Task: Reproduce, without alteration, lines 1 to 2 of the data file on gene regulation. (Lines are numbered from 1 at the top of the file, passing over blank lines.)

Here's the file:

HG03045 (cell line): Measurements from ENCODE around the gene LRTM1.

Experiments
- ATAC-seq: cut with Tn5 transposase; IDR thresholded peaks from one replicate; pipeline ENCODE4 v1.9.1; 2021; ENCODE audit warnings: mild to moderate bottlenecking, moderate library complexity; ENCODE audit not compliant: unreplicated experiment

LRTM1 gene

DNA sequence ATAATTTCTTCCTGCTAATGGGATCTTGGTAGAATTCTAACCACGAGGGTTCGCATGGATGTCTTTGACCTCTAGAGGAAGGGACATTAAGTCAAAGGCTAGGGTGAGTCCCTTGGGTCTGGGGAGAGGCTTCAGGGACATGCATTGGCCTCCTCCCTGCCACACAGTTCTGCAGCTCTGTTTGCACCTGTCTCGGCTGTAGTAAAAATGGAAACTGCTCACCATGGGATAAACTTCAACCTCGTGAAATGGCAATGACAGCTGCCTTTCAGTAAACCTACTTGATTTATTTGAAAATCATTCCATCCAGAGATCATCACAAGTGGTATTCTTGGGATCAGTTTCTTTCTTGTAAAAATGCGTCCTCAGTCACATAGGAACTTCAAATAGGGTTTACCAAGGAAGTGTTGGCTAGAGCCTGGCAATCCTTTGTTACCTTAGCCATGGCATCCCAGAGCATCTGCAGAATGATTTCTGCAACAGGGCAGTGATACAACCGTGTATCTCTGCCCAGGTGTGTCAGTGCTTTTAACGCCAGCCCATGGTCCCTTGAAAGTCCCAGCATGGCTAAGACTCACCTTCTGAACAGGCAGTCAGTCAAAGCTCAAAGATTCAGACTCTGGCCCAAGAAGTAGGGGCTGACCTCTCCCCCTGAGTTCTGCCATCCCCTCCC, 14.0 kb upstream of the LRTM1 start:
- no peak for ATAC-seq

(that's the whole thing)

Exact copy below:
HG03045 (cell line): Measurements from ENCODE around the gene LRTM1.

Experiments